If you want to make sure your site is safe, be sure to test your pages that use app interstitials to ensure they pass the mobile-friendly test or the mobile usability test. Either of these tools will show you immediately if your pages have issues with app interstitials or other issues that may make your pages rank poorly on mobile searches.

Google said this only impacts app ads that block content like this while other ads not for apps will apparently remain unpunished. In the announcement, it said, “This does not affect other types of interstitials.”

Those who have been following search trends in the past couple years have likely heard that being the first result on the search engine results pages (SERPs) is not nearly as important these days, mostly because the results we see are now customized based on location and user habits.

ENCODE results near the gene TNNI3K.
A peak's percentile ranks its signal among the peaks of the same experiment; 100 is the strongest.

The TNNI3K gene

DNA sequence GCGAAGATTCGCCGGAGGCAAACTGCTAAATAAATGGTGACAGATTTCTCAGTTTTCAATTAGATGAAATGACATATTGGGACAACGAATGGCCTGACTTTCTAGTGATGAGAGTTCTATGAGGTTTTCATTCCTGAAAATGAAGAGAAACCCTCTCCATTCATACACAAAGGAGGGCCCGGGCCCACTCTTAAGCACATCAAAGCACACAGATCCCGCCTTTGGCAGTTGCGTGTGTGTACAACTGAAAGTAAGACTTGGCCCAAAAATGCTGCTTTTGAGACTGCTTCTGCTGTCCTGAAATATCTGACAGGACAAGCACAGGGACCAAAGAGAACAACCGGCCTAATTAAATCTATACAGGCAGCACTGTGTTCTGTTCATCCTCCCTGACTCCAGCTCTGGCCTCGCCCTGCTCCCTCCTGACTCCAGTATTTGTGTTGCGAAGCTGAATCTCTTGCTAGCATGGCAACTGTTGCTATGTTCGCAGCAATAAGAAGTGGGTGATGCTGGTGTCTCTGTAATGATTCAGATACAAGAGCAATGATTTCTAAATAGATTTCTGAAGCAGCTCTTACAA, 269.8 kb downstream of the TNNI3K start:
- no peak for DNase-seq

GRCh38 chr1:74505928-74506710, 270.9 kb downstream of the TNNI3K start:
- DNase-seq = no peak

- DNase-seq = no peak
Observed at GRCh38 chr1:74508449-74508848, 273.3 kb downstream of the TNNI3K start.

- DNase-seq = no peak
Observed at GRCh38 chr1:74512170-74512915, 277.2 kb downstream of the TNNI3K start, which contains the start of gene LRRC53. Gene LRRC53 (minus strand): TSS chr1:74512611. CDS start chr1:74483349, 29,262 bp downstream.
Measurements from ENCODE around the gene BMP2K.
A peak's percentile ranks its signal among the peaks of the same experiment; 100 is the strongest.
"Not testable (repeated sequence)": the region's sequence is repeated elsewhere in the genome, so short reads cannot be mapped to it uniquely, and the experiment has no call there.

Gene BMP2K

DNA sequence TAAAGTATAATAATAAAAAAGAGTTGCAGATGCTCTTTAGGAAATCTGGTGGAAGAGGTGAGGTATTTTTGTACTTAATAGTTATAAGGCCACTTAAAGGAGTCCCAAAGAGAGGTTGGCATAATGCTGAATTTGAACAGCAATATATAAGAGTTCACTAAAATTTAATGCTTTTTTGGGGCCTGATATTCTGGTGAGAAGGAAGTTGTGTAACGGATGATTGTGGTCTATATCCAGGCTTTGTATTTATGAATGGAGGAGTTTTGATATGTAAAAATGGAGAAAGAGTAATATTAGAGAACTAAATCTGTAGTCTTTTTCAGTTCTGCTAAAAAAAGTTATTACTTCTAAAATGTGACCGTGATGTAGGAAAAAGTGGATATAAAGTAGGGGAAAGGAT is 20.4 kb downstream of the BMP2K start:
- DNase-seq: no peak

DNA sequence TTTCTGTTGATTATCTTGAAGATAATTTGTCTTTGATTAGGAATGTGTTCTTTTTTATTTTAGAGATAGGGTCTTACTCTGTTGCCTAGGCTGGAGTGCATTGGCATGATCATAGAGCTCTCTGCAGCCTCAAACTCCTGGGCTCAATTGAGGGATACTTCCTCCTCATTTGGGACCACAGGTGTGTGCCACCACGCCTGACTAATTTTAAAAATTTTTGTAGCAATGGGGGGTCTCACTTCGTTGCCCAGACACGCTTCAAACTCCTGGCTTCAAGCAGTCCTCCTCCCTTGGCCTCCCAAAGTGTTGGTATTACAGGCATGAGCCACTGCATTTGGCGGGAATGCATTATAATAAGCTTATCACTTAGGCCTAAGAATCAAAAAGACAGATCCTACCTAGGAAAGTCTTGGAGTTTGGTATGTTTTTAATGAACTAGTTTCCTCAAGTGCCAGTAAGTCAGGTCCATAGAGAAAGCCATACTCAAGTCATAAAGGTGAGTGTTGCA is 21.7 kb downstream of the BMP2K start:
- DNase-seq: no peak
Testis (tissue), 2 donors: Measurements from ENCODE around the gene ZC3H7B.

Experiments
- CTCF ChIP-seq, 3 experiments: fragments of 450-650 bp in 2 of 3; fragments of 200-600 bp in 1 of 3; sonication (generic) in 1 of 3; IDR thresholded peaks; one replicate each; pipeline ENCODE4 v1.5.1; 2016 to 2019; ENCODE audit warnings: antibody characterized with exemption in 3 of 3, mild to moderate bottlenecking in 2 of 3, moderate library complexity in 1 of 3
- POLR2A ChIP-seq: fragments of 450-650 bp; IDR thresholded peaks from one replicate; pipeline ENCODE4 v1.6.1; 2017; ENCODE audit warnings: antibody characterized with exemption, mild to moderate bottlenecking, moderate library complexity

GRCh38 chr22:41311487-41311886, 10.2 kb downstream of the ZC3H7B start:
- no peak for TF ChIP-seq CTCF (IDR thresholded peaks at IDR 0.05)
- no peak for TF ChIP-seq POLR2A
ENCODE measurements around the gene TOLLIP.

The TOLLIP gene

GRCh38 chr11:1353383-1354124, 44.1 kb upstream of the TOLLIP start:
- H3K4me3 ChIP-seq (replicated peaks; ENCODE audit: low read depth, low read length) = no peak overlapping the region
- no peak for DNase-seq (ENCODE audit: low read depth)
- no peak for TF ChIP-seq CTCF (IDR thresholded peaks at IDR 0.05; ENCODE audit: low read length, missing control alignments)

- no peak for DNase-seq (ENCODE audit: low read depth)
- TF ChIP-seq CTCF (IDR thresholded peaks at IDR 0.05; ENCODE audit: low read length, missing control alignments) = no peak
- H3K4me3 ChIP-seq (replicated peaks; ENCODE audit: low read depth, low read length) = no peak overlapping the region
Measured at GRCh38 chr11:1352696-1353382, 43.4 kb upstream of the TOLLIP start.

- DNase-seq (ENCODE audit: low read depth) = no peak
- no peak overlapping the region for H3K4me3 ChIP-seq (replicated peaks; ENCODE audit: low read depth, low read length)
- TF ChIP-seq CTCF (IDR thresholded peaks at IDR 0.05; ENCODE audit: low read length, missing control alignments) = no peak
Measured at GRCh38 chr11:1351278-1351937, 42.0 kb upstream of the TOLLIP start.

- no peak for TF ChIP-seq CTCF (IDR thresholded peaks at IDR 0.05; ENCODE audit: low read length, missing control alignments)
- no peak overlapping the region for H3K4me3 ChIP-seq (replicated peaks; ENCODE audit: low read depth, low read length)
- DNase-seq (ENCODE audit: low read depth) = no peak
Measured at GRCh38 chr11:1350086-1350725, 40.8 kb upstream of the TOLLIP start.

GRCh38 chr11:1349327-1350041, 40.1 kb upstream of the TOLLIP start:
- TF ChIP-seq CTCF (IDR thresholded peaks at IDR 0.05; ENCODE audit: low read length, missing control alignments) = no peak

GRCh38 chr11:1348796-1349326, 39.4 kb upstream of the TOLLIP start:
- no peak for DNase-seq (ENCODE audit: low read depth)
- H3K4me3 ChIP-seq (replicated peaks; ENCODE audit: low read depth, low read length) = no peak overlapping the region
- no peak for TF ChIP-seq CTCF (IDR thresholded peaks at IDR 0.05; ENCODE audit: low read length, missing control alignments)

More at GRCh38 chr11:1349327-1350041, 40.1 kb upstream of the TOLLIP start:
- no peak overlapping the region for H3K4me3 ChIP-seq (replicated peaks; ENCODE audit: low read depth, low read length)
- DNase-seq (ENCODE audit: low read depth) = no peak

This is absolutely still the case for desktop searching, but a new click-through ranking study conducted by seoClarity suggests the difference between first and second in mobile search results may be the difference between success and failure. Their findings show such a large drop-off between the first and second rankings that there was no notable difference between the second listing and those that followed.

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In the graph of mobile click through rates, you can see the first result receives nearly three times the number of clicks compared to the second ranking, while desktop rankings continue to show a more gradual slope following the first result.

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To conduct the study, seoClarity examined over 2 billion impressions from Google Webmaster Tools data over a 90 day period between June and August. You can download and view the full report here.